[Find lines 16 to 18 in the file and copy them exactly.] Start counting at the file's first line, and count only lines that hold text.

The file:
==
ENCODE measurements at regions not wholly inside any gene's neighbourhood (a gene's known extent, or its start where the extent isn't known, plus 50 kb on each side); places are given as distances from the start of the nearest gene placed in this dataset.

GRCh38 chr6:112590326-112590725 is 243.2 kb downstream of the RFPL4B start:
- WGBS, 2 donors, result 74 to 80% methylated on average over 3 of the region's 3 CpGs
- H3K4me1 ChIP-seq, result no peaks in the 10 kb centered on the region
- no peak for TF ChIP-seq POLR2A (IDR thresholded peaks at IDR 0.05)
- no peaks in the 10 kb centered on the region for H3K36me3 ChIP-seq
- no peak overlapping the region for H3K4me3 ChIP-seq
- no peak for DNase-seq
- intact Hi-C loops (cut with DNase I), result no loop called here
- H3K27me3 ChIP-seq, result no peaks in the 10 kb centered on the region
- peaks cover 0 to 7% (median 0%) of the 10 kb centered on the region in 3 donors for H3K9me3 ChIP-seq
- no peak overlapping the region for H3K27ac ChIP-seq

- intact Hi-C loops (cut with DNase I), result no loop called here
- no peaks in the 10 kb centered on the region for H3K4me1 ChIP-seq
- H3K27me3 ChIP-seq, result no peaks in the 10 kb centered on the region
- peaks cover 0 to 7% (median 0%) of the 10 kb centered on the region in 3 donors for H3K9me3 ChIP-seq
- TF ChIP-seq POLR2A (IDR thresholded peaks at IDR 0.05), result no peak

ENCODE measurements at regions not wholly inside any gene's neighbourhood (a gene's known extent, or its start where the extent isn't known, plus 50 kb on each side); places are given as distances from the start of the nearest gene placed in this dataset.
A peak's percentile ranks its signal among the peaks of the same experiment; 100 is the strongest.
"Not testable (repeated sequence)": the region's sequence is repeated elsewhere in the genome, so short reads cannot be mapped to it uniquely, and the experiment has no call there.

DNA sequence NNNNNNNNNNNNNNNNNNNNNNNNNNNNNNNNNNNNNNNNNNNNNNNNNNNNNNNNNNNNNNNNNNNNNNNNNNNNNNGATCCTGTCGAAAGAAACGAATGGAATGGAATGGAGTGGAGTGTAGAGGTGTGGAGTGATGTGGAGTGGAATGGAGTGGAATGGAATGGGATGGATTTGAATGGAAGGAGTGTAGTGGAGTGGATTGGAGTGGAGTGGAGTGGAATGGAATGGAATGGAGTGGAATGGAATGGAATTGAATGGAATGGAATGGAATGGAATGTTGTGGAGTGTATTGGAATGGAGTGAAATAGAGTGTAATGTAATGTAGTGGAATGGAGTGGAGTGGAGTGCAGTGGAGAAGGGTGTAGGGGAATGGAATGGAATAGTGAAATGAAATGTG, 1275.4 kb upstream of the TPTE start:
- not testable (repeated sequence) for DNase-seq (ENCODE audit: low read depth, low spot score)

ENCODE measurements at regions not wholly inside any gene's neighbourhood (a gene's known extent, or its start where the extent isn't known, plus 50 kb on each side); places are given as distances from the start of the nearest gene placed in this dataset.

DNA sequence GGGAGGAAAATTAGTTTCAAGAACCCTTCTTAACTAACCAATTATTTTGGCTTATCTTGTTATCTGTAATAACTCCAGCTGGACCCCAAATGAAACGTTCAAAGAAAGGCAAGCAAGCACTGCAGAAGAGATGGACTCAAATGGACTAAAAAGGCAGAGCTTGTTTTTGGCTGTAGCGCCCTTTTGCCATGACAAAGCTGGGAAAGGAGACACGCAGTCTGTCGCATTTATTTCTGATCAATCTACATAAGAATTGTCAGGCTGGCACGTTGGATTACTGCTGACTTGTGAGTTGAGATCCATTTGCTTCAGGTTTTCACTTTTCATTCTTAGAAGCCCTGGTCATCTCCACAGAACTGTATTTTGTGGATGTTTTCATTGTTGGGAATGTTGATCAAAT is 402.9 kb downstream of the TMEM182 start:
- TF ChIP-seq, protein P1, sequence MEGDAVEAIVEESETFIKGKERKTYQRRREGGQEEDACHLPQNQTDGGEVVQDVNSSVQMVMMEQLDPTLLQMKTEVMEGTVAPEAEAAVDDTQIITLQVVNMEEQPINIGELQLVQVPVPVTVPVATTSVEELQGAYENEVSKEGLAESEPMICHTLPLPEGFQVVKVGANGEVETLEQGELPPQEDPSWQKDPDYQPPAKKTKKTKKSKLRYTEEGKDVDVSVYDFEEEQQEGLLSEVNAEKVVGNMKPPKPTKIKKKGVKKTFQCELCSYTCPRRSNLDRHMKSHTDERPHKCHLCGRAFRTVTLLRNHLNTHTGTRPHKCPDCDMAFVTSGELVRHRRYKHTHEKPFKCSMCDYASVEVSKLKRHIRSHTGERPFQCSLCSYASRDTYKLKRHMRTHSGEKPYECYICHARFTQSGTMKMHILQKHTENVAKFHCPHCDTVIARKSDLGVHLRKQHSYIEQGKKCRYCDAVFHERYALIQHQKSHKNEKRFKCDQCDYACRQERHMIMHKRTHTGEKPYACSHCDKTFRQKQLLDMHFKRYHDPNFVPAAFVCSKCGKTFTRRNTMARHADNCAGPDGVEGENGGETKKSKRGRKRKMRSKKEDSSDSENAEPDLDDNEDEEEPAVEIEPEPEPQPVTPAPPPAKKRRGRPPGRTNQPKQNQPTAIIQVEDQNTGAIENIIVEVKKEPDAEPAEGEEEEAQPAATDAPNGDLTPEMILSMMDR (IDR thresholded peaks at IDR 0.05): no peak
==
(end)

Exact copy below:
- peaks cover 0 to 7% (median 0%) of the 10 kb centered on the region in 3 donors for H3K9me3 ChIP-seq
- TF ChIP-seq POLR2A (IDR thresholded peaks at IDR 0.05), result no peak

ENCODE measurements at regions not wholly inside any gene's neighbourhood (a gene's known extent, or its start where the extent isn't known, plus 50 kb on each side); places are given as distances from the start of the nearest gene placed in this dataset.